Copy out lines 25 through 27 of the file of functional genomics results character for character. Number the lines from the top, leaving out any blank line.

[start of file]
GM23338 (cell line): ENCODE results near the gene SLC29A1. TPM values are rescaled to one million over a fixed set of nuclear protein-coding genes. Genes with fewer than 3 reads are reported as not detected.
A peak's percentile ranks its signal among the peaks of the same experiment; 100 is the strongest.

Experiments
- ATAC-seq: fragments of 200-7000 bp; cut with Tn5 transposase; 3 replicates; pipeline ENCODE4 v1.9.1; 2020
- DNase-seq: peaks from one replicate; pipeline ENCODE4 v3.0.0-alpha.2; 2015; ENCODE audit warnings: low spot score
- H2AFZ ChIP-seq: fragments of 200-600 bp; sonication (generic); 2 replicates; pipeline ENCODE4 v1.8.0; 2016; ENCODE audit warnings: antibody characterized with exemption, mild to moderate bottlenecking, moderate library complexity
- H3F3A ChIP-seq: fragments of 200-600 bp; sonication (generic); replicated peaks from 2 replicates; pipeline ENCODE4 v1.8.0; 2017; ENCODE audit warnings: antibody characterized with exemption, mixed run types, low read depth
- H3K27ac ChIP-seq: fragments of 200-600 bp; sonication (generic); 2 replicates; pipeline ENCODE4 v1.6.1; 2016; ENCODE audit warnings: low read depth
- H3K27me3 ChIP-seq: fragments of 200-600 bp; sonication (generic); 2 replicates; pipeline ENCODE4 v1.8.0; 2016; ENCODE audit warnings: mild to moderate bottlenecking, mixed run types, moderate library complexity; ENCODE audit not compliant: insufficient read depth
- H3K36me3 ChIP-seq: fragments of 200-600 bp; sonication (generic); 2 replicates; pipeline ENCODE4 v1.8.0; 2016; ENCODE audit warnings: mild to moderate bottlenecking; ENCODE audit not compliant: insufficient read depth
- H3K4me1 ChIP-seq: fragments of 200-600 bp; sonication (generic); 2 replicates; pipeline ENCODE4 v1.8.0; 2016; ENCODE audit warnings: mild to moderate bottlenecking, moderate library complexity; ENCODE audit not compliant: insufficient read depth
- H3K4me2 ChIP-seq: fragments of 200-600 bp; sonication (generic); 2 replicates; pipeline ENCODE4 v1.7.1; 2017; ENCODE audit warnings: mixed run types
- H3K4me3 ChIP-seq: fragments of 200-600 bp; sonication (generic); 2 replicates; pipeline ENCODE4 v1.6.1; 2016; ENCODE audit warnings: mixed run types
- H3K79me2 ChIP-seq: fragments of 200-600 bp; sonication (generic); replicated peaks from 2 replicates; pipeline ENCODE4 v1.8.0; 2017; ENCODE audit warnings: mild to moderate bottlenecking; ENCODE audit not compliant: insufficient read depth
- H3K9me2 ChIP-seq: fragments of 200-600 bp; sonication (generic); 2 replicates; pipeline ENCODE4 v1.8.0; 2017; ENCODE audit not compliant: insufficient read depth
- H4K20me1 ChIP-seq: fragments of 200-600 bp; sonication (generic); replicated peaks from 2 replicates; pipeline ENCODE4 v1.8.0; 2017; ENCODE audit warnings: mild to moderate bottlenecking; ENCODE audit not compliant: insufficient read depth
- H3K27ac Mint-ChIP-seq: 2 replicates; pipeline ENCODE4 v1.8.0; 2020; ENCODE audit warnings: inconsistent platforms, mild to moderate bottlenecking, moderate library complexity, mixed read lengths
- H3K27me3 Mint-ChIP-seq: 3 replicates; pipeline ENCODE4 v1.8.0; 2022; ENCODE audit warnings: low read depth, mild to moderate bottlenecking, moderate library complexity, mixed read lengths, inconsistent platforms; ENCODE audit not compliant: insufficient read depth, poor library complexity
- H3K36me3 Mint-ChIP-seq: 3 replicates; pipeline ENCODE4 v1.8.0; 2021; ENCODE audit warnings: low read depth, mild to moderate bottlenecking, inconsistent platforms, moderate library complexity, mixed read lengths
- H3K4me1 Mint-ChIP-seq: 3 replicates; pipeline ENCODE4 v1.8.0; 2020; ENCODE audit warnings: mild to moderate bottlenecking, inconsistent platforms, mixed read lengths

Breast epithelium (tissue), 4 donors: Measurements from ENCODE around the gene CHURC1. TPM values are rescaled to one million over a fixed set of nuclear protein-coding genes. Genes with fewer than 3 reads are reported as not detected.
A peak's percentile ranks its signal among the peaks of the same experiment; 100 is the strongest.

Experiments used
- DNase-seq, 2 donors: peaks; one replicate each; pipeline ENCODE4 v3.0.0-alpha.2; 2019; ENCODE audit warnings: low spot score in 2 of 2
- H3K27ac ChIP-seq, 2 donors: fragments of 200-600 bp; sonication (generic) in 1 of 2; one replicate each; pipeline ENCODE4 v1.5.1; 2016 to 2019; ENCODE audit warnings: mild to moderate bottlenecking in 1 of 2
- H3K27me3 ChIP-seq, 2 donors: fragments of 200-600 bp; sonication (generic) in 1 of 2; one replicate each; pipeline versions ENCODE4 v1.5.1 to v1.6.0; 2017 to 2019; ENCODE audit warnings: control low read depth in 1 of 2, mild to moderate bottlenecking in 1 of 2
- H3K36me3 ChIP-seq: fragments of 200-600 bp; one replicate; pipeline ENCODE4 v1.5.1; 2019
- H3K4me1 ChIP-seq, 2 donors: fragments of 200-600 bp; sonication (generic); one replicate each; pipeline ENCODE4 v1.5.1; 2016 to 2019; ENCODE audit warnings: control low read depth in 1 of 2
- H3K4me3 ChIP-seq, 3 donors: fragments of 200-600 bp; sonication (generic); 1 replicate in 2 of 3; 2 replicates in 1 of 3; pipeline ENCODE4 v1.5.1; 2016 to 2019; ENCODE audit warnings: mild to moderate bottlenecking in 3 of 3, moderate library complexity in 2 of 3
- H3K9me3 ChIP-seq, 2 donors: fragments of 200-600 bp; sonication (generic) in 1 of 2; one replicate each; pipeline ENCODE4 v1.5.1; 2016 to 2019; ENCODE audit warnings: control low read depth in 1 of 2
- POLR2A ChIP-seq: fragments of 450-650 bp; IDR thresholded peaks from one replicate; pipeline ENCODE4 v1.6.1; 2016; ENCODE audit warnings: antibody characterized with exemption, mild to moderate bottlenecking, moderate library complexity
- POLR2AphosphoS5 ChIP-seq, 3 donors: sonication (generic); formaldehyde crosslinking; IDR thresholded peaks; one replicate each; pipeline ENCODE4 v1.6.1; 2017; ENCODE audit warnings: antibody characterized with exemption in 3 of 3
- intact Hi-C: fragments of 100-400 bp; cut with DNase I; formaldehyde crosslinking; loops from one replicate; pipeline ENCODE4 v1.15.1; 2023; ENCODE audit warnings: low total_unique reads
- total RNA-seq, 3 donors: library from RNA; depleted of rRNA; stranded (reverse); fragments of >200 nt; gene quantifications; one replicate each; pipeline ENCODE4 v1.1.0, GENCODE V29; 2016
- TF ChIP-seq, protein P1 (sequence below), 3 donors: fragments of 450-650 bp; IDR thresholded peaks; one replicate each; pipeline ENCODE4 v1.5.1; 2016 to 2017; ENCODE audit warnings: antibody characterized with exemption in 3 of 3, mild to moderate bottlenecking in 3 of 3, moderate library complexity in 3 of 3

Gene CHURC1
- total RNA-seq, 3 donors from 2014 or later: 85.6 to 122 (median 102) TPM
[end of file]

- H3K27ac ChIP-seq, 2 donors: fragments of 200-600 bp; sonication (generic) in 1 of 2; one replicate each; pipeline ENCODE4 v1.5.1; 2016 to 2019; ENCODE audit warnings: mild to moderate bottlenecking in 1 of 2
- H3K27me3 ChIP-seq, 2 donors: fragments of 200-600 bp; sonication (generic) in 1 of 2; one replicate each; pipeline versions ENCODE4 v1.5.1 to v1.6.0; 2017 to 2019; ENCODE audit warnings: control low read depth in 1 of 2, mild to moderate bottlenecking in 1 of 2
- H3K36me3 ChIP-seq: fragments of 200-600 bp; one replicate; pipeline ENCODE4 v1.5.1; 2019